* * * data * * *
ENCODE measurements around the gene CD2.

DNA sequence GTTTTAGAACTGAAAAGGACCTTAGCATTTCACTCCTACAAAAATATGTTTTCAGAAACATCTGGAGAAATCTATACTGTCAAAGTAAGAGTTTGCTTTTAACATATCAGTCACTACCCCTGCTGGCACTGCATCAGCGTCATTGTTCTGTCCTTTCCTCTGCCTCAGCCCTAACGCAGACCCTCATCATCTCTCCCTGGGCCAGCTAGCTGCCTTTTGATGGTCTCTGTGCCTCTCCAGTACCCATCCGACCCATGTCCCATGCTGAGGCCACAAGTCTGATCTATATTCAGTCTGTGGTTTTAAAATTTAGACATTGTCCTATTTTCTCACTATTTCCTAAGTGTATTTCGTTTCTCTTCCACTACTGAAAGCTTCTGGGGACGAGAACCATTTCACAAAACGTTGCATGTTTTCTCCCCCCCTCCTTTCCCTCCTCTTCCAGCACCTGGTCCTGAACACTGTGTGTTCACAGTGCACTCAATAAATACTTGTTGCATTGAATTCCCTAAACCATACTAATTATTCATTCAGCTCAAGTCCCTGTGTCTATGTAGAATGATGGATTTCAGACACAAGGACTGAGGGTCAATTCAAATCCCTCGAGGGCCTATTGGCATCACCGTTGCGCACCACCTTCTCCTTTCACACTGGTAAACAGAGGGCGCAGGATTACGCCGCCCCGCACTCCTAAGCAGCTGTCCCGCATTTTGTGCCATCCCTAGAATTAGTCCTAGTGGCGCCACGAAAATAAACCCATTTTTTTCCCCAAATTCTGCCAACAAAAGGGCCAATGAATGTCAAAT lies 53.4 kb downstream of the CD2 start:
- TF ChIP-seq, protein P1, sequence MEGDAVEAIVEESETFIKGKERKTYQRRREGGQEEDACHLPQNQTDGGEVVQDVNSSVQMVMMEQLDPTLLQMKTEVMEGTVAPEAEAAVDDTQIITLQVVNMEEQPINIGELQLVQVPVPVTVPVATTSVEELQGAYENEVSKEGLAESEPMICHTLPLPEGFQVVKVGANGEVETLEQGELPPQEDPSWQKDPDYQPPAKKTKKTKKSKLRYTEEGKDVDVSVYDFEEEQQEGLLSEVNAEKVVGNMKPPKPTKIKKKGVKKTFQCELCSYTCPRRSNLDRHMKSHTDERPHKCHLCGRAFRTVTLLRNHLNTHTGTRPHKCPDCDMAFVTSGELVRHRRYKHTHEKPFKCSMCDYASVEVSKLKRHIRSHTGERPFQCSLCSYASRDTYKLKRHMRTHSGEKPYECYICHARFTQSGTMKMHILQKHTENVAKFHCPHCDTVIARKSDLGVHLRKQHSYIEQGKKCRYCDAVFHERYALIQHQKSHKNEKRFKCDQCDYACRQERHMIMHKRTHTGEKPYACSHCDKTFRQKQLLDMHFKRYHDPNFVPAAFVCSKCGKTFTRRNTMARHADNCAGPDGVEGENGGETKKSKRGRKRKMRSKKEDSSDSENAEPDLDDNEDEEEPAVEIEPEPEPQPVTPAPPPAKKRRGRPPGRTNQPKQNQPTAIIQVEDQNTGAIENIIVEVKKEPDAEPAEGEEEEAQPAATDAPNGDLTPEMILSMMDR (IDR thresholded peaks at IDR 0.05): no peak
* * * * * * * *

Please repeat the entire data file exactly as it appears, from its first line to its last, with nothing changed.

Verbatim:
ENCODE measurements around the gene CD2.

DNA sequence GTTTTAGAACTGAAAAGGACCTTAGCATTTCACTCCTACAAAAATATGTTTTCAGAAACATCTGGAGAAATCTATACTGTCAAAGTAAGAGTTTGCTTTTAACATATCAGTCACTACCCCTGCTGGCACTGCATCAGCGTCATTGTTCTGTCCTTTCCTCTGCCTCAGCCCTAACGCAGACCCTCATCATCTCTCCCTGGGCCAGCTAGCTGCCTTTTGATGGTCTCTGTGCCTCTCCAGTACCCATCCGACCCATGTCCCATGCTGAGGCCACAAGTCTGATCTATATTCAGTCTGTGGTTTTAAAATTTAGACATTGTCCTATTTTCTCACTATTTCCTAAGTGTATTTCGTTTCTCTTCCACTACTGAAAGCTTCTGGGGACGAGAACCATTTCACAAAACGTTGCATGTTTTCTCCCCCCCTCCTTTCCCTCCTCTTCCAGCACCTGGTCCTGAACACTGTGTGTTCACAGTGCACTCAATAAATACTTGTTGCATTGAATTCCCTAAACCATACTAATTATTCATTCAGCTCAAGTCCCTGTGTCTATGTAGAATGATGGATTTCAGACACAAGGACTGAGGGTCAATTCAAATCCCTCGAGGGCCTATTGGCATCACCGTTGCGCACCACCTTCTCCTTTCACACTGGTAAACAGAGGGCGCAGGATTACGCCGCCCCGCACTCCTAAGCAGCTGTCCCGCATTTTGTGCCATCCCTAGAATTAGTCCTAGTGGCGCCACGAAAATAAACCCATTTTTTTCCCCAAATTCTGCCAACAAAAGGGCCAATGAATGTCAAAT lies 53.4 kb downstream of the CD2 start:
- TF ChIP-seq, protein P1, sequence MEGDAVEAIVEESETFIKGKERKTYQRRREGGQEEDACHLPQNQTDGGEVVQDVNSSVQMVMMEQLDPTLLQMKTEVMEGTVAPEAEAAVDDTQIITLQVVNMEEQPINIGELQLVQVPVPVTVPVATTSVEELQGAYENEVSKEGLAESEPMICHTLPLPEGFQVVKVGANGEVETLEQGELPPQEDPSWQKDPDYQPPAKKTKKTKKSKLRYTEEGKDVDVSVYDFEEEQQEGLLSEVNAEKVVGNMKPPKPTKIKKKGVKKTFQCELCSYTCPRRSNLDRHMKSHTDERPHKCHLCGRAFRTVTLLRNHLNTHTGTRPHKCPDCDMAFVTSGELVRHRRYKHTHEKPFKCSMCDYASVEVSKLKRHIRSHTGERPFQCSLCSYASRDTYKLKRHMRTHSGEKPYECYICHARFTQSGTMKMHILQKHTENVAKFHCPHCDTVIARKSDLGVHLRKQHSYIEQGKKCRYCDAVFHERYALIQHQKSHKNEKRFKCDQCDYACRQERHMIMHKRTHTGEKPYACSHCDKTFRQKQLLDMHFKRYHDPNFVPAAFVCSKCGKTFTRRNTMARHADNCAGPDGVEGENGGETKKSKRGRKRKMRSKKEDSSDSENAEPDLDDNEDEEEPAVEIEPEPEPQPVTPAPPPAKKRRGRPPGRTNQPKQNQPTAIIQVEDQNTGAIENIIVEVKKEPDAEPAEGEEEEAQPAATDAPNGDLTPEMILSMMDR (IDR thresholded peaks at IDR 0.05): no peak